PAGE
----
Page by Page Books
Read Books Online, for Free
  Anne of the Island Lucy Maud Montgomery

Adjusted Relationships

Page 1 of 7

Table Of Contents: Anne of the Island

Next Page

Previous Chapter

Next Chapter

More Books

More by this Author

"It's the homiest spot I ever saw -- it's homier than home," avowed Philippa Gordon, looking about her with delighted eyes. They were all assembled at twilight in the big living-room at Patty's Place -- Anne and Priscilla, Phil and Stella, Aunt Jamesina, Rusty, Joseph, the Sarah-Cat, and Gog and Magog. The firelight shadows were dancing over the walls; the cats were purring; and a huge bowl of hothouse chrysanthemums, sent to Phil by one of the victims, shone through the golden gloom like creamy moons.

It was three weeks since they had considered themselves settled, and already all believed the experiment would be a success. The first fortnight after their return had been a pleasantly exciting one; they had been busy setting up their household goods, organizing their little establishment, and adjusting different opinions.

Anne was not over-sorry to leave Avonlea when the time came to return to college. The last few days of her vacation had not been pleasant. Her prize story had been published in the Island papers; and Mr. William Blair had, upon the counter of his store, a huge pile of pink, green and yellow pamphlets, containing it, one of which he gave to every customer. He sent a complimentary bundle to Anne, who promptly dropped them all in the kitchen stove. Her humiliation was the consequence of her own ideals only, for Avonlea folks thought it quite splendid that she should have won the prize. Her many friends regarded her with honest admiration; her few foes with scornful envy. Josie Pye said she believed Anne Shirley had just copied the story; she was sure she remembered reading it in a paper years before. The Sloanes, who had found out or guessed that Charlie had been "turned down," said they didn't think it was much to be proud of; almost any one could have done it, if she tried. Aunt Atossa told Anne she was very sorry to hear she had taken to writing novels; nobody born and bred in Avonlea would do it; that was what came of adopting orphans from goodness knew where, with goodness knew what kind of parents. Even Mrs. Rachel Lynde was darkly dubious about the propriety of writing fiction, though she was almost reconciled to it by that twenty-five dollar check.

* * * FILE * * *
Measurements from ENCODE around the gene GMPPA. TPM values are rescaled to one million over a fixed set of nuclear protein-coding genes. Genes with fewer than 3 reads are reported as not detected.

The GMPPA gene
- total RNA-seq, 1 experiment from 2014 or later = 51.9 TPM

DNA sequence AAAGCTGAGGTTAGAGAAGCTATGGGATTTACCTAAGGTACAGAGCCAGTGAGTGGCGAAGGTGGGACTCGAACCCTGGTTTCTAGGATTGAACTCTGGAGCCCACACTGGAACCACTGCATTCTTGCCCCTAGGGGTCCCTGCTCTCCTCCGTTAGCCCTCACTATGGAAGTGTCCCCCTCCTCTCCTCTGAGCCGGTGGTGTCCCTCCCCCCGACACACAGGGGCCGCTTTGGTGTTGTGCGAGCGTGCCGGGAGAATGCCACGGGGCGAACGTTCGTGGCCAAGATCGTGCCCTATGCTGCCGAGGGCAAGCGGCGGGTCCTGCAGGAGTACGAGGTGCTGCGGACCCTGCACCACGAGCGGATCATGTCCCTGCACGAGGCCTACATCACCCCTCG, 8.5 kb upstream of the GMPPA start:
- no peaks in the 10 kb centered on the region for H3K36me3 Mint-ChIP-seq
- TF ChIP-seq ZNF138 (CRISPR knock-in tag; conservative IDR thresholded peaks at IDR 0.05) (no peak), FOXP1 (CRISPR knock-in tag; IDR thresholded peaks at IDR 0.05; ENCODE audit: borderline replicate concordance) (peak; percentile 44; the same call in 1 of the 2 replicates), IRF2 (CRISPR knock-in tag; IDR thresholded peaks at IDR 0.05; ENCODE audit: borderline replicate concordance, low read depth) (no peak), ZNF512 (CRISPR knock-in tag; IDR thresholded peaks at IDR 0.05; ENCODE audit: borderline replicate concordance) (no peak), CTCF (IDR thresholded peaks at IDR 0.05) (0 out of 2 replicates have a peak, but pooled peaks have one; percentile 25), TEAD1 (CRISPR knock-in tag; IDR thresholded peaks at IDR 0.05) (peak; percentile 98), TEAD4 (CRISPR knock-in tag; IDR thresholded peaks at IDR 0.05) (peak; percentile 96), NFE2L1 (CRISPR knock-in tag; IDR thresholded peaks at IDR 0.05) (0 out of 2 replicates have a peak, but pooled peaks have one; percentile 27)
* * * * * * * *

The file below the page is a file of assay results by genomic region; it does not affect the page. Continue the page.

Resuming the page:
Tired of reading? Add this page to your Bookmarks or Favorites and finish it later.

"It is perfectly amazing, the price they pay for such lies, that's what," she said, half-proudly, half-severely.

All things considered, it was a relief when going-away time came. And it was very jolly to be back at Redmond, a wise, experienced Soph with hosts of friends to greet on the merry opening day. Pris and Stella and Gilbert were there, Charlie Sloane, looking more important than ever a Sophomore looked before, Phil, with the Alec-and-Alonzo question still unsettled, and Moody Spurgeon MacPherson. Moody Spurgeon had been teaching school ever since leaving Queen's, but his mother had concluded it was high time he gave it up and turned his attention to learning how to be a minister. Poor Moody Spurgeon fell on hard luck at the very beginning of his college career. Half a dozen ruthless Sophs, who were among his fellow-boarders, swooped down upon him one night and shaved half of his head. In this guise the luckless Moody Spurgeon had to go about until his hair grew again. He told Anne bitterly that there were times when he had his doubts as to whether he was really called to be a minister.

Page 1 of 7 Previous Chapter   Next Page
Who's On Your Reading List?
Read Classic Books Online for Free at
Page by Page Books.TM
Anne of the Island
Lucy Maud Montgomery

Home | More Books | About Us | Copyright 2004